11 March 2021


3 Biggest Tech Trends Driving the Automotive Industry in 2021

The automotive industry has long been a leader in technological innovation, dating back to Henry Ford’s assembly line revolution at the beginning of the 20th century. The car itself hasn’t fundamentally changed since then—it’s still four wheels and a steering wheel, after all—but technology has transformed the way automobiles are manufactured and operated. And with every new development cycle, vehicles become safer and more fuel-efficient.

The technological changes of the past few decades, though, are ultimately minor compared to what’s coming around the corner, especially over the next ten years. The automotive industry has begun leveraging new technologies, especially artificial intelligence and the Internet of Things, to fundamentally reshape not only how we drive cars, but how we conceptualize them.

It’s a promising future, as automakers will find themselves generating new streams of revenue (even as people own fewer cars) while consumers enjoy novel driving and interactive innovations.

3 Biggest Technological Trends Driving the Automotive Industry

Here are the three biggest technological trends driving the automotive industry in 2021.

1. Electrification

Electrification refers to shifting vehicles from mechanical to electrical power. In this process, some form of electric motor is installed within the vehicle to either fully power the car or to enhance a gasoline engine.

Electric vehicles are often presented as a new technology, but in fact, they were once quite common. In 1900, electric cars accounted for a third of vehicles on the road. Henry Ford’s Model T, however, dealt a near-fatal blow to the electric car, as it was both more affordable than electric models and more widely available.

Interest in electric vehicles would emerge again periodically over the following decades, but the technology was never efficient enough to support consumer products. The first signs of a real revival didn’t occur until the turn of the next century, when battery technology advancements, smart grid developments, and simple energy economics suddenly made electrification much more appealing.

The shift back towards electric vehicles has been gradual, but the tide is about to turn. As recently as 2010 there were only about 17,000 electric cars in use across the globe, according to figures from the International Energy Agency. By 2019, though, that number had surged to 7.2 million, with 47% of these vehicles located in China.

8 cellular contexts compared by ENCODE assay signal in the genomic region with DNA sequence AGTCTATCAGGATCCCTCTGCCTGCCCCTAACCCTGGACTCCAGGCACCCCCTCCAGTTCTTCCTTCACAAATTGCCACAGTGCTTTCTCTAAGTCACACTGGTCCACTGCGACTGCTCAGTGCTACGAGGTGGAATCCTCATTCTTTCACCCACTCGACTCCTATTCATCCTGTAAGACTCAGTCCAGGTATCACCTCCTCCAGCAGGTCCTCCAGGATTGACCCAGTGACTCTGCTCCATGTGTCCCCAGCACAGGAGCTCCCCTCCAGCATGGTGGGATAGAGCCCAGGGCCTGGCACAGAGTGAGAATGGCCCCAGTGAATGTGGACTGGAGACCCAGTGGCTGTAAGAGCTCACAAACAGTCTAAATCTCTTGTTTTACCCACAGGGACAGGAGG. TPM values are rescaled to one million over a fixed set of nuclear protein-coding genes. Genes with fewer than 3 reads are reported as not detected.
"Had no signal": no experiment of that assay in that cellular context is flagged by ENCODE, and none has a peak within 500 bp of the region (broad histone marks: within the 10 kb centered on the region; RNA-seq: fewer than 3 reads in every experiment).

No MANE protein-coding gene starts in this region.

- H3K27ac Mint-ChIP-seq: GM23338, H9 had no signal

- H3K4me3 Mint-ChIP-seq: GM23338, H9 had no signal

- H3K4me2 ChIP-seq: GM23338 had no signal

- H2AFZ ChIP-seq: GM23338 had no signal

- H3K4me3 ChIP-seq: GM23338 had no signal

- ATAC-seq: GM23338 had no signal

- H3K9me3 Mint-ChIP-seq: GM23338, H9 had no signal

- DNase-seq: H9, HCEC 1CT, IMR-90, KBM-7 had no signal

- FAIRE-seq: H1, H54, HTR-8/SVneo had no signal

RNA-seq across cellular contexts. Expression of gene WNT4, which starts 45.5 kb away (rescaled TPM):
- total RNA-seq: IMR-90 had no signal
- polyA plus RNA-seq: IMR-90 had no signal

Changes over the next decade will be even more pronounced, as countries around the world have committed to phasing out gasoline and diesel internal combustion engines. Deloitte, in fact, predicts electric vehicles will secure nearly a third of the total market share for new car sales by 2030.

2. Connectivity

Any vehicle with components that connect over wireless networks to other devices or systems can be referred to as a connected vehicle. This technology is, of course, already common—and is almost certainly in your own car right now.

Vehicle connectivity is generally controlled through a console dashboard, which places phone apps, navigation maps, and music streaming options all within easy reach while minimizing driver distractions. Software like this will only grow more sophisticated (and ubiquitous) in the near future.

Business Insider Intelligence expects connected car shipments to reach 77 million by 2025. And McKinsey predicts that as cars become further connected, new dimensions of value will unfurl for drivers, auto manufacturers, and service providers—especially once lightning-fast 5G internet is factored in.

The cars of tomorrow could well be mobile living rooms—at least for passengers—as developers are working on augmented reality and other immersive experiences that will transform in-car entertainment options.

Increased connectivity is also reshaping the way we drive. Some cars today, for instance, are using high-bandwidth networks to communicate with other vehicles and highway infrastructure—including traffic signals, cameras, lane makers, streetlights, and parking meters—to improve traffic systems and increase driver safety. This technology is still in its early phase of development, but vehicle-to-vehicle and vehicle-to-infrastructure communication will ultimately be critical to autonomous driving.